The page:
BREAKING: State Department revises October visa bulletin, rolling back green card “Filing Dates”

Earlier this month, as part of President Obama’s executive actions, the U.S. Citizenship and Immigration Services and U.S. Department of State announced a streamlined green card process which allows applicants with approved immigrant visa petitions who are subject to backlog to file their adjustment of status (green card) applications BEFORE their priority dates are current.  This was significant because it will allow backlogged applicants to port to new employers and will permit them and their spouses to file for employment authorization and advance parole.  The development was welcome news to many long backlogged Chinese and Indian advance skill professionals.  Many were looking forward to October 1 when they could begin filing their applications for adjustment to green card status.

Not so fast.

Today the USCIS and DOS issued a revised visa bulletin pushing back the October 1, 2015 green card filing dates, effectively preventing many immigrants from applying for their green cards and sending them back to backlog purgatory.

Here’s who’s been moved back by today’s revised bulletin:

  • EB2 China: Moved from 5/1/2014 to 1/1/2013 (1 year 5 months)
  • EB2 India: Moved from 7/1/2011 to 7/1/2009 (2 years)
  • EB3 Philippines: Moved from 1/1/2015 to 1/1/2010 (5 years)
  • FB1 Mexico: Moved from 7/1/1995 to 4/1/1995 (3 months)
  • FB3 Mexico: Moved from 10/1/1996 to 5/1/1995 (1 year 5 months)

This is a shining example of the broken system.

The shocking reality of Donald Trump’s plan to deport millions

Posted on MSNBC.com by David Leopold

DALLAS, TX - SEPTEMBER 14: Republican presidential candidate Donald Trump speaks during a campaign rally at the American Airlines Center on September 14, 2015 in Dallas, Texas. More than 20,000 tickets have been distributed for the event. (Photo by Tom Pennington/Getty Images)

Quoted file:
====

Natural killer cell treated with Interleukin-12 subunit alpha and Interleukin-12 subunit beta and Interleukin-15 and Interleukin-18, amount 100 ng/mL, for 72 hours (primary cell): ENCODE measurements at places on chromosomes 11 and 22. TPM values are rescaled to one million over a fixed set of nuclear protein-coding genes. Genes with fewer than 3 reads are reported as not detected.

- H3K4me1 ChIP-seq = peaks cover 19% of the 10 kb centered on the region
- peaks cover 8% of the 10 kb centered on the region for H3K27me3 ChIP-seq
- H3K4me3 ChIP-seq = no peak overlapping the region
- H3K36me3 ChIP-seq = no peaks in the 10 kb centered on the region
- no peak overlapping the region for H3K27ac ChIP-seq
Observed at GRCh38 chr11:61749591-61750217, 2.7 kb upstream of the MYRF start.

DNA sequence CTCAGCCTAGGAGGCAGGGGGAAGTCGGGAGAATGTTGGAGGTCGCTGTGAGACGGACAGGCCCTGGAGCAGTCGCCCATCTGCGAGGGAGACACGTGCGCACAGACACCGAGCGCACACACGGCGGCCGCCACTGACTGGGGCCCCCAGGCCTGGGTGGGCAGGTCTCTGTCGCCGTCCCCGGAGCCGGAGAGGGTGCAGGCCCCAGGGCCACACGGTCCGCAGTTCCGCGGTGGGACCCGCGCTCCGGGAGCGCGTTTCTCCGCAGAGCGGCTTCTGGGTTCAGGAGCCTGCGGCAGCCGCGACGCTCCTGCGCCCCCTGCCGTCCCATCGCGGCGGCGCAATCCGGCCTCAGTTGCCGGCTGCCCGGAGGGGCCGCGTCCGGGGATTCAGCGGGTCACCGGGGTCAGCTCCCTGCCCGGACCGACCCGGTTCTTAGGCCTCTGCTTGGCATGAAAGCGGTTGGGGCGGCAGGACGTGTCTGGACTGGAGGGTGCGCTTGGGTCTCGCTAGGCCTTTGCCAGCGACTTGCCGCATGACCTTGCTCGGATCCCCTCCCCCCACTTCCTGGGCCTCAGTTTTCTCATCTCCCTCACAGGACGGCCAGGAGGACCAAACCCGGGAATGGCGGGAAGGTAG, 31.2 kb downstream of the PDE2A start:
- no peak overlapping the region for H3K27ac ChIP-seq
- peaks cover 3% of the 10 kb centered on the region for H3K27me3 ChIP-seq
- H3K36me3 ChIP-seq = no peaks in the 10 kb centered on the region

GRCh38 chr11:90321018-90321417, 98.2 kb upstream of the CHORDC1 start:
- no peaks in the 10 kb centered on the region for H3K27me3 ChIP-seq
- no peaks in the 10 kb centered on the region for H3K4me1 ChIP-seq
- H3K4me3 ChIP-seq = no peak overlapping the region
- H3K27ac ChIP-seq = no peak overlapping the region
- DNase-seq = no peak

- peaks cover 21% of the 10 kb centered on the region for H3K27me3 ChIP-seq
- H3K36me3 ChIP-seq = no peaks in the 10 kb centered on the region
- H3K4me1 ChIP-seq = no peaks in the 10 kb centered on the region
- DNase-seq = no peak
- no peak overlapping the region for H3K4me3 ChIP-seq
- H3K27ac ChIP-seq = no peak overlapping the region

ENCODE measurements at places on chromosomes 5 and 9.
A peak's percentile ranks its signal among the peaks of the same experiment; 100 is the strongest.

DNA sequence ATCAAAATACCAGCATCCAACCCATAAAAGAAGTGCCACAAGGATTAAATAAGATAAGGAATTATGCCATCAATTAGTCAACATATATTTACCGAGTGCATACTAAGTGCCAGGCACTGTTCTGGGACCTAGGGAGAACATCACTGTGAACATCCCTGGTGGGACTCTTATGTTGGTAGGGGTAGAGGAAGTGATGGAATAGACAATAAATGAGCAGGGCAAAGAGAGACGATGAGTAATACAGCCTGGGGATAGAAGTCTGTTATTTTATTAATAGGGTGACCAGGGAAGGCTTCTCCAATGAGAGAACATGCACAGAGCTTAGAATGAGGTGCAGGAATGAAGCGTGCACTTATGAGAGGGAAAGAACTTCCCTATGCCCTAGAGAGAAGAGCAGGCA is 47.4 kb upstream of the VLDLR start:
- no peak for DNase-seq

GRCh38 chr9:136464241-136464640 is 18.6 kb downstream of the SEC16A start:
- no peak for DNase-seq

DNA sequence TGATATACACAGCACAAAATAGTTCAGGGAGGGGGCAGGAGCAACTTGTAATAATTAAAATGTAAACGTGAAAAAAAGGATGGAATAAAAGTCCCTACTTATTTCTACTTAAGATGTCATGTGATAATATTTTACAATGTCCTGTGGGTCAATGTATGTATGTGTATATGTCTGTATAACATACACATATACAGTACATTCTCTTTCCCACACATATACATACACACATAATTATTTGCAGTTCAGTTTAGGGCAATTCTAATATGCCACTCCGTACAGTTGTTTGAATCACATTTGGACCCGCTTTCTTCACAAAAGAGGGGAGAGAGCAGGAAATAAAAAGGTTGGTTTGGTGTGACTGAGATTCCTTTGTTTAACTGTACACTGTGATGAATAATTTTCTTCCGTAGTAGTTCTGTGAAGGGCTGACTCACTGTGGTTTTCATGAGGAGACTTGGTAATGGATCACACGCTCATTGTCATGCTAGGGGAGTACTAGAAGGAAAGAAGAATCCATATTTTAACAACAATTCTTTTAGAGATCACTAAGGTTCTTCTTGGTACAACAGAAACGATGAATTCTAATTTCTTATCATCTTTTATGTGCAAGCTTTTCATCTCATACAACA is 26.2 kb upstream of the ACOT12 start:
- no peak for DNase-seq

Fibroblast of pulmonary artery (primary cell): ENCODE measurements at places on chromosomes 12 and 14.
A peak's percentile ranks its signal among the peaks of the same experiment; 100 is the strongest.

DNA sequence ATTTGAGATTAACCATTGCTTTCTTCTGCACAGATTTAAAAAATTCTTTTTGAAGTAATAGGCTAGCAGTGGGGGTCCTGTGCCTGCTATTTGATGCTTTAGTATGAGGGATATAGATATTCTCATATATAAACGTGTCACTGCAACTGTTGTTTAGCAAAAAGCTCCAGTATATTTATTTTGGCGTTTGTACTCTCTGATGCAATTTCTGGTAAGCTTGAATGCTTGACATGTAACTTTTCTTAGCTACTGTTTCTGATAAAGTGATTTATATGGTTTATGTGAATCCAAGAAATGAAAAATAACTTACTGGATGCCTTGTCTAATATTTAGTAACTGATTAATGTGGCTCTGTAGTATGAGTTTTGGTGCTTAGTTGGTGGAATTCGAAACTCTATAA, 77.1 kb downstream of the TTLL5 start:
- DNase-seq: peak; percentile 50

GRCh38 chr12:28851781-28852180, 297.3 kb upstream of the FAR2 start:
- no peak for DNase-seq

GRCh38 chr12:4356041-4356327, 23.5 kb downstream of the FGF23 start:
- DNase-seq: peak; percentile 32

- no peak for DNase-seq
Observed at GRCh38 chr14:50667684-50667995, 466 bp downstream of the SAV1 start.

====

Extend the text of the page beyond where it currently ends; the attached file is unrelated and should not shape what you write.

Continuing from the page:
DALLAS, TX – SEPTEMBER 14: Republican presidential candidate Donald Trump speaks during a campaign rally at the American Airlines Center on September 14, 2015 in Dallas, Texas. More than 20,000 tickets have been distributed for the event. (Photo by Tom Pennington/Getty Images) Photo by Tom Pennington/Getty

It’s not clear what was the most shocking about Donald Trump’s rally Monday night in Dallas, Texas: his description of undocumented immigrants as part of a “dumping ground for the rest of the world,” or the reaction of the nearly all-white crowd who awarded his rhetoric with a standing ovation and chants of “USA, USA.”

One day – hopefully soon – when the presidential candidacy of Donald Trumpreaches its ignoble end, perhaps we’ll better understand how a real estate mogul-turned-reality TV star turned-politician could become the front-runner in the Republican primary. But for now, we must take Trump at his word: If elected president, he plans to deport all 11 million undocumented immigrants – including their U.S. citizen children. What’s more, Trump claims he’ll do it all within 18 months to two years. It is, according to Trump, just a question of “good management.”

It is surprising, then, that as we head into the second Republican debate Wednesday night at the Reagan Library in Simi Valley, California, that Trump’s brazen call for mass expulsion of all undocumented immigrants has largely escaped scrutiny in the media, either because he isn’t taken seriously or journalists are afraid of offending him and losing access. But now that the “summer of Trump” has turned into fall, it’s high time that someone call on Trump to explain what he means when he declares that undocumented immigrants “have to go.”